The Nagasawa family trip to France:  May 1 - 15, 2011

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Paris (Seine River)

May 1 Arrive in Paris, Eiffel Tower
May 2 Louvre Museum, Jardin Tuileries
May 3 Cathedrals, Jardin Luxembourg

Sarlat (Dordogne River)

May 4 Sarlat
May 5 Cave paintings, Roque St. Christophe
May 6 Castles, Laines at Blagnac

Blagnac (Garonne River)

May 7 Laines at Blagnac, L'Amphitryon
May 8 Toulouse, Hiking
May 9 Cite L'Espace
May 10 Toulouse

St. Remy, Lyon (Rhone River)

May 11 Nimes, St. Remy
May 12 Pont du Gard, Camargue
May 13 Des Baux, Avignon
May 14 Lyon
May 15 Train to Paris, fly home


May 14


In the morning, we took a train from Avignon to Lyon, the culinary capital of France.


Here's John making a bit more progress on his homework, and his sandwich.


Inside a train in Lyon.


We saw a cathedral built from 1872 - 1896 and dedicated to the Virgin Mary, who is said to have saved the city of Lyon from the plague in 1643.  Mary's intercession in heaven was also credited with stopping the Prussians from invading France in the Franco-Prussian War in 1871.  It's called the Basilica of Notre-Dame de Fourviere. 


This was the most recent chapel I had seen, I believe.  It was quite ornate.


Mary and baby Jesus.



One of several tile mosaics on the walls.  This one depicts the first missionaries coming to France.  My feeling: Two thumbs up!


This one depicts the Council of Chalcedon in 451 AD, which denounced Nestorius for calling Mary "mother of Christ" as opposed to "mother of God."  It had to do with Jesus' two natures in one person vs. Nestorius' articulation of two natures and two "persons" in one "person."  My feeling:  I agree with the phrasing of the Chalcedonian doctrine.  But I think Nestorius' influence over "Nestorian" churches in the Assyrian Church of the East was rather exaggerated.  Distinctions made in Greek between "nature" and "person" were not even always possible linguistically in other languages.


This was a depiction of Joan of Arc leading a French army, and inspired by a vision of the Virgin Mary.  My feeling:  This was going a bit far for me.  Using Christian charismatic mysticism for warfare purposes is hard to justify.


This was a depiction of the Roman Catholic decree in 1854 which said that the Virgin Mary had her own immaculate conception, meaning she had no stain of corruption from original sin.  This was the theoretical foundation for saying that her human nature was unstained by the corruption from the fall.  My feeling:  Way too far for me.  If Jesus had a different kind of human nature than we had, then how could he redeem ours?  And if Mary had a different kind of human nature too, then how much further away does that position Jesus as the personal mediator between God and humanity?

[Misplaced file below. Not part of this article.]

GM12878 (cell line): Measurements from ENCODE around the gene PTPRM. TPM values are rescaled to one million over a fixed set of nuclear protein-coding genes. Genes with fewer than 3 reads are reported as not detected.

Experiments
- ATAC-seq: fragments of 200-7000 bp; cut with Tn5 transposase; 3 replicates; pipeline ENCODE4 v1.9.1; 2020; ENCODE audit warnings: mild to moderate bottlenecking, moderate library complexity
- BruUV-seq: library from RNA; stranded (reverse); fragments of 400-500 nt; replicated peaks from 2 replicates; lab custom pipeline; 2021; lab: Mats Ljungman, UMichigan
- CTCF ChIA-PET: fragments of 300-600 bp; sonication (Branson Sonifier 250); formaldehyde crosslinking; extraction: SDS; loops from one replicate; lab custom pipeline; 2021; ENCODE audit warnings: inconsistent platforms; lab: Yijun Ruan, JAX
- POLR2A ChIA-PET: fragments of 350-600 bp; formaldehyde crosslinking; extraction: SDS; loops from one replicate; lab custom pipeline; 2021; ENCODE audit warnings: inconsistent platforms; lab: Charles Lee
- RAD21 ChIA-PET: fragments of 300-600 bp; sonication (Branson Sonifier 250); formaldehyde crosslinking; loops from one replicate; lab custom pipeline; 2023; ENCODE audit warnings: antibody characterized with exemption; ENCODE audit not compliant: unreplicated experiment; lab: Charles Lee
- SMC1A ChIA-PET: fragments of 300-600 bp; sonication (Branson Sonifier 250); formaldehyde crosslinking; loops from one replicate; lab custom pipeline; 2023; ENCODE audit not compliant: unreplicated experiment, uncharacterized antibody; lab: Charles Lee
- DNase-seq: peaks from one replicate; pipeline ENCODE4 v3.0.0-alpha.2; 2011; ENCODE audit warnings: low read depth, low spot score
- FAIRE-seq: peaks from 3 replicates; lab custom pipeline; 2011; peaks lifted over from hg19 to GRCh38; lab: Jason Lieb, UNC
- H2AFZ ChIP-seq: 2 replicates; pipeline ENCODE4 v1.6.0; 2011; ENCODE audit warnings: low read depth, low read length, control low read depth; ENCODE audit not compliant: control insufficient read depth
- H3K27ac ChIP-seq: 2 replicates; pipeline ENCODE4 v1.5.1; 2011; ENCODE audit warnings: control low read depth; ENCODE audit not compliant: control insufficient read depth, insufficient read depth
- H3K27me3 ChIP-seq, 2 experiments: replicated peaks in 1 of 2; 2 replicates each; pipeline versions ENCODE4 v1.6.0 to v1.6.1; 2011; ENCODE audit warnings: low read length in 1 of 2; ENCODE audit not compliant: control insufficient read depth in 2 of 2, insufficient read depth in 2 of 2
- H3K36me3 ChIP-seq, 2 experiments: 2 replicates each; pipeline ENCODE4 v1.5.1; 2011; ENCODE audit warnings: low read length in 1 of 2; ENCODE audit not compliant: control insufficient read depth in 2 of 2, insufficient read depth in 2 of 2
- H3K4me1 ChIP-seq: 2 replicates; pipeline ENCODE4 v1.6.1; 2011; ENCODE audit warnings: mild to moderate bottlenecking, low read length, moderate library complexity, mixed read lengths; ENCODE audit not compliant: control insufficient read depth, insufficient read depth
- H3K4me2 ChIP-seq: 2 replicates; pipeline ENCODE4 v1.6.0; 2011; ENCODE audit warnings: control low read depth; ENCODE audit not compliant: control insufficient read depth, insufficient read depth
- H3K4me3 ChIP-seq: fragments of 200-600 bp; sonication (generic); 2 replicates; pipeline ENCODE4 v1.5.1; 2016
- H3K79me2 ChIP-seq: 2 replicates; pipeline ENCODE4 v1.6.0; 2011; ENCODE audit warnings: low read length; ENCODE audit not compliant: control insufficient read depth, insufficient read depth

Lyon from the hill on which the cathedral stood.  That's the Rhone River.



A garden along the path.  The arches all had roses in bloom.  The smell was great.


Ming putting the flowers to shame.


Nearby was an old Roman amphitheater. 


Zoe took an interest in this amphitheater. 


"To battle!"


"Friends, Romans, countrymen, lend me your ears!"



Next door was a museum of Gallo-Roman History.  Lyon (called Lugdunium in its earliest days) had been a very important Roman city for its economic importance and federal sanctuary.  It's also important in terms of Christian history:  One of my heroes, Irenaeus of Lyon, was bishop here in the 2nd century, when Lyon was the largest Christian community west of Rome.  Many Christian tombstones have been recovered.



Bronze parts of an ancient wagon, dating back to 700 BC (the end of the Bronze Age and the beginning of the Iron Age).  It was designed for processions.  This was discovered in 1888.



A model of the city in classical times.


A bit of history.


Fragments of stone with writing, just to give you a feel for how big these stones were.




Mosaic floor tiles



A close up.




What a room might have looked like.




A bathtub.


More Christian history.


Christian tombstones.


Exiting the museum, we walked down the hill, down these stairs, to the level of the river.



Lyon was also big on silk production.  Corridors like this were useful for silk makers and merchants to walk and protect the silk from getting wet.


Then we went to this gelato place for the best gelato in Lyon, according to one tour guide book.


John and Zoe enjoyed basic flavors, while I got...


...rhubarb and pistachio.  Mmmm!


A little while later, we went to dinner at a restaurant called Leon de Lyon.  It was once a very high end restaurant until the chef decided he wanted to cook for the people.  There are still tons of pictures on the walls of French Presidents and other dignitaries.


The lion.


We got there at 7pm, just as the restaurant opened.  Within 20 minutes, this place was packed.


Move the computer screen around, and Ming's eyes will follow you.  But the eyes of the dead rabbit in the background won't.


The kids loved their chicken and pasta.


Appetizer:  salmon with cream and dill, with arugula.


Appetizer:  a creamy soup with herbs and bacon.


Ming got a steak tartar.  Yes, it is raw beef.  It was mixed in with spicy peppers - awesome!


I got a lamb with vegetables.  Tasty, but the steak tartar was better.



The cheese plate, which I started in on before getting a picture.


More gelato!


A rhubarb tart with strawberry gelato.


A kiss to thank my lovely wife for a well planned trip.


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